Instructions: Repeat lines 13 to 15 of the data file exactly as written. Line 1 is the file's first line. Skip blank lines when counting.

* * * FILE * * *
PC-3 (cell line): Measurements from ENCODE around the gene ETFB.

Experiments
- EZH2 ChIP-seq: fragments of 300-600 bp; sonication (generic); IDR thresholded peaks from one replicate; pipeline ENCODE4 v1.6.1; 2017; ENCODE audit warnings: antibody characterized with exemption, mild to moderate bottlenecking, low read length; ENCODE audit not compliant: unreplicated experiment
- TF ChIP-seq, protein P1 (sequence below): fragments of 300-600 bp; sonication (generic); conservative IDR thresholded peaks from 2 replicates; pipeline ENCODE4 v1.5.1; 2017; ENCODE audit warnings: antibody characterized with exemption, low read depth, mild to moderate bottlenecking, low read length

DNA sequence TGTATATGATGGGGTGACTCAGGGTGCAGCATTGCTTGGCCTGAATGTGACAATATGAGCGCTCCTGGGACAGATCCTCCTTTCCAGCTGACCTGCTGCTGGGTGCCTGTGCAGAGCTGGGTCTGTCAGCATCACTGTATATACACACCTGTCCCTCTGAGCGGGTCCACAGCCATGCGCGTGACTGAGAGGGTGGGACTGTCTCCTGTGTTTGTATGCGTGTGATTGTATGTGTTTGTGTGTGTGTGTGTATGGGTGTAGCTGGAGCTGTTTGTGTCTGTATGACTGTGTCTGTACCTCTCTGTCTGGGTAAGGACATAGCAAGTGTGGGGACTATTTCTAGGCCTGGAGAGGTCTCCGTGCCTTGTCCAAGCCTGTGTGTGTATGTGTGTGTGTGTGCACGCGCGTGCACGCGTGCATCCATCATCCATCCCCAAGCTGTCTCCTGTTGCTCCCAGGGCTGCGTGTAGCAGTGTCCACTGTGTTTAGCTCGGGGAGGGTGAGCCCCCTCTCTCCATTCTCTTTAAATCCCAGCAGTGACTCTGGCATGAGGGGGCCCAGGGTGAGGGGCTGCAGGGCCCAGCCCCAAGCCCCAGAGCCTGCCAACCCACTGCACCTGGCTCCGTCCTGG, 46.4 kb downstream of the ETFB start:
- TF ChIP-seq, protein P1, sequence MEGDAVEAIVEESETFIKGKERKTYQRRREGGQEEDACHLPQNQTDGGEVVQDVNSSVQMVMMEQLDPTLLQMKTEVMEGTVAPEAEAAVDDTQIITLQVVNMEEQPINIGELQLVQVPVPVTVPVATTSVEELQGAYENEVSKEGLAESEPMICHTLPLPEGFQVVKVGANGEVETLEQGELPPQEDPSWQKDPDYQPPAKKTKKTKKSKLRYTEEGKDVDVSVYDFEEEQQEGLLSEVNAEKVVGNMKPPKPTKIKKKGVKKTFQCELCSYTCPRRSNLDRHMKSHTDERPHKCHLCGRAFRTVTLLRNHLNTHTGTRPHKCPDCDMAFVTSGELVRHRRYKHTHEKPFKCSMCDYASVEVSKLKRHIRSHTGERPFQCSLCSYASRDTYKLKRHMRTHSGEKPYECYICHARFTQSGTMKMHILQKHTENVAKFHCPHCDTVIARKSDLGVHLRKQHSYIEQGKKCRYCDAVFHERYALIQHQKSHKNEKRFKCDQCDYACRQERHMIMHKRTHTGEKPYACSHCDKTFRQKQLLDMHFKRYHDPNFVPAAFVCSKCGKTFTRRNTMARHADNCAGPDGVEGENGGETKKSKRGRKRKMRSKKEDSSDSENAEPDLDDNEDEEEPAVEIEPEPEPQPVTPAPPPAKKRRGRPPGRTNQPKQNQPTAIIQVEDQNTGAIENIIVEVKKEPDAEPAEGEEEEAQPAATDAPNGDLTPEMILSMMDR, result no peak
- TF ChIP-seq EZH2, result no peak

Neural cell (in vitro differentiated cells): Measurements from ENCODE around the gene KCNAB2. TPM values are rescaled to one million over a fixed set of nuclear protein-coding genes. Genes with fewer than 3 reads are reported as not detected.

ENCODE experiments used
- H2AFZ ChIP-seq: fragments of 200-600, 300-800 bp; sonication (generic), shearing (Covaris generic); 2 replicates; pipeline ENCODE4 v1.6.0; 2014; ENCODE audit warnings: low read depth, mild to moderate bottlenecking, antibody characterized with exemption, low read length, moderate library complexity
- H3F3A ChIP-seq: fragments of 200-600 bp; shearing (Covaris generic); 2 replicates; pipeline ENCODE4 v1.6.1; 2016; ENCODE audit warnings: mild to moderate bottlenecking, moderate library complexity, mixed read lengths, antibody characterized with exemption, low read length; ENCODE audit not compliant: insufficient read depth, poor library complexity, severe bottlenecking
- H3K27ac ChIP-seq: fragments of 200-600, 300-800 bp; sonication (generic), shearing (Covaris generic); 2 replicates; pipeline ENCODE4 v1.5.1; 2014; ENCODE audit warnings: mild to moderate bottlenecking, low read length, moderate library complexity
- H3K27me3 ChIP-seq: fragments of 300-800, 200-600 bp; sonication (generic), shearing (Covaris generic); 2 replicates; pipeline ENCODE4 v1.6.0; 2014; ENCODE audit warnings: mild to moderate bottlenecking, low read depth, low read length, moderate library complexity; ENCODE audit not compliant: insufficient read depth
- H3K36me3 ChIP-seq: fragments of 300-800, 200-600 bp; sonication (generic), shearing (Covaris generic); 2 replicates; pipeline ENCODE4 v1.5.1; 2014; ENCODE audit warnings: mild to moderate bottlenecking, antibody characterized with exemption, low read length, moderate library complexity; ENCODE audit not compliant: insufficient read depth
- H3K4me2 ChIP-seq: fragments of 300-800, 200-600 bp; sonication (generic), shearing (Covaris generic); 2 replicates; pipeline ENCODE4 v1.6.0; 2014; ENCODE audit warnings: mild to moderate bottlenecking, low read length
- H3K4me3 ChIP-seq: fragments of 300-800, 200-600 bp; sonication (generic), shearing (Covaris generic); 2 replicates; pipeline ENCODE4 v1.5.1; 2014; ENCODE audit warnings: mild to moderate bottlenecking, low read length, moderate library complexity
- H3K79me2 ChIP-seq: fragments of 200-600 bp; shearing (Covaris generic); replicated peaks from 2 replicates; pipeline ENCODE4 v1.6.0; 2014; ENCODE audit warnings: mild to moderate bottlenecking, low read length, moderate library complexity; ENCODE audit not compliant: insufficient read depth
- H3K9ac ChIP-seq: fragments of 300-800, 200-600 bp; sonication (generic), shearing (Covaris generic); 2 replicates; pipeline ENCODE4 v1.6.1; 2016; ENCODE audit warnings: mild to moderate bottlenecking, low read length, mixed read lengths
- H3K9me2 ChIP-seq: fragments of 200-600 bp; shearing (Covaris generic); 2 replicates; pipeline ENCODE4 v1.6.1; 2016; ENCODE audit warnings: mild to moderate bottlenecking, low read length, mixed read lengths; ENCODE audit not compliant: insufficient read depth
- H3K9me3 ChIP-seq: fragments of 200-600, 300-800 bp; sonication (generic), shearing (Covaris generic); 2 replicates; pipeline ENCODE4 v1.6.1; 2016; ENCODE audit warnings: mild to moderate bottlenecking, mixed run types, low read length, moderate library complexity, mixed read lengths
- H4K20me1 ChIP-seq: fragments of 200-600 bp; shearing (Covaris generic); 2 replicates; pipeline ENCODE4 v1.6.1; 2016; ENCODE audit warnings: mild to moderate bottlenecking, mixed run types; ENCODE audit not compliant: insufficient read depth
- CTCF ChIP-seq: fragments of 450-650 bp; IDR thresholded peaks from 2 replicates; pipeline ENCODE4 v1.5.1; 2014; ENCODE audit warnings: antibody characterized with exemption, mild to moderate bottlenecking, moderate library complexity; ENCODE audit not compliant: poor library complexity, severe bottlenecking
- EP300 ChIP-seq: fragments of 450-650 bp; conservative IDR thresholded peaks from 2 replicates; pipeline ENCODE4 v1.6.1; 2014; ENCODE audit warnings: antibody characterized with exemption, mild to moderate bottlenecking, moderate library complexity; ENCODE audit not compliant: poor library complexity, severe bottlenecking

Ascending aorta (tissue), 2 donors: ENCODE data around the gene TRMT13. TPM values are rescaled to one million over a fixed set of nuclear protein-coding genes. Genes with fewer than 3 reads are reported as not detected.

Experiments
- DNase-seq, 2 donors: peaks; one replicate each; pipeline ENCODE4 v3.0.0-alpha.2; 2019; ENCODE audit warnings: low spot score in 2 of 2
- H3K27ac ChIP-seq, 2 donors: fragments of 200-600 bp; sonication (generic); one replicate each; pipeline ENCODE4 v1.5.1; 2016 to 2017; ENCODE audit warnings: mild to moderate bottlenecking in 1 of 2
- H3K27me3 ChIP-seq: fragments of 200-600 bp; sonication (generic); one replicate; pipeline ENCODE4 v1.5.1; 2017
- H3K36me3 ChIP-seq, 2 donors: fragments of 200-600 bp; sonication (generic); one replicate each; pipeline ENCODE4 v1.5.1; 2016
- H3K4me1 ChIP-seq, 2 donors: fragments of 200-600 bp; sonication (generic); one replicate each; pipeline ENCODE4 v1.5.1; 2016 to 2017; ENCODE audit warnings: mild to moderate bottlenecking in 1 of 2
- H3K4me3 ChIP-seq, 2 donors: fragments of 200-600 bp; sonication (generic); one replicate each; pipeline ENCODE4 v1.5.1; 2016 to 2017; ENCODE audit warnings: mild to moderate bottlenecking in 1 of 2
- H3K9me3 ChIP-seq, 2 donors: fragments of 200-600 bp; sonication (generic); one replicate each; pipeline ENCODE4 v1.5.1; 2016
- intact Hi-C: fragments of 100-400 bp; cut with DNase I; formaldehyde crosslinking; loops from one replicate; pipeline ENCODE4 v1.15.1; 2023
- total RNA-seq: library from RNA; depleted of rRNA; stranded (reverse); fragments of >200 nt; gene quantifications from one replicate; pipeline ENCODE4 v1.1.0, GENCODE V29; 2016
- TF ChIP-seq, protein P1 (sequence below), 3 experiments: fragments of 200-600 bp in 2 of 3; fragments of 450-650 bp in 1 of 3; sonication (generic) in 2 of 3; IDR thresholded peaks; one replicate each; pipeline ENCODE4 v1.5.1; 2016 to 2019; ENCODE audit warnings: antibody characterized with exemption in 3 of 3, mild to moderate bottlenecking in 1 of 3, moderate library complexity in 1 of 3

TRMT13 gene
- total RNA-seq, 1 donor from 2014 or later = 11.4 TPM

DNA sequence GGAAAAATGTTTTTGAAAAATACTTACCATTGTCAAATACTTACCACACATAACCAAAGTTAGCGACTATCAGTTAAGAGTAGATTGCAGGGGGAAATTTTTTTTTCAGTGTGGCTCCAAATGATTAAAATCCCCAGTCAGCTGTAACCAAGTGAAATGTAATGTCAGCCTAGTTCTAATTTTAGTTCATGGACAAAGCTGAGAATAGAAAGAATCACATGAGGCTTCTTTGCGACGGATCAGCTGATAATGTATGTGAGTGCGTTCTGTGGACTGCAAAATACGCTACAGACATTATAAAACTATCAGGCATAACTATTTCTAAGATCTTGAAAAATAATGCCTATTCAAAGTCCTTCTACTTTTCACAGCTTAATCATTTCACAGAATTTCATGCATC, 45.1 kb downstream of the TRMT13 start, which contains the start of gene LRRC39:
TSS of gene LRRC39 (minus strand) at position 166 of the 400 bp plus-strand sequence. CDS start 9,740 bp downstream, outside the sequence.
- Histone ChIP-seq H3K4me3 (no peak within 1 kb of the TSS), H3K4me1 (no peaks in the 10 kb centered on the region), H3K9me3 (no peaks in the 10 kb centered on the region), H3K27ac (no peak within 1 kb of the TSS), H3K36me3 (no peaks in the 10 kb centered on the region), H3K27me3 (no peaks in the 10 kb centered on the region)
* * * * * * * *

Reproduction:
- H3K27me3 ChIP-seq: fragments of 300-800, 200-600 bp; sonication (generic), shearing (Covaris generic); 2 replicates; pipeline ENCODE4 v1.6.0; 2014; ENCODE audit warnings: mild to moderate bottlenecking, low read depth, low read length, moderate library complexity; ENCODE audit not compliant: insufficient read depth
- H3K36me3 ChIP-seq: fragments of 300-800, 200-600 bp; sonication (generic), shearing (Covaris generic); 2 replicates; pipeline ENCODE4 v1.5.1; 2014; ENCODE audit warnings: mild to moderate bottlenecking, antibody characterized with exemption, low read length, moderate library complexity; ENCODE audit not compliant: insufficient read depth
- H3K4me2 ChIP-seq: fragments of 300-800, 200-600 bp; sonication (generic), shearing (Covaris generic); 2 replicates; pipeline ENCODE4 v1.6.0; 2014; ENCODE audit warnings: mild to moderate bottlenecking, low read length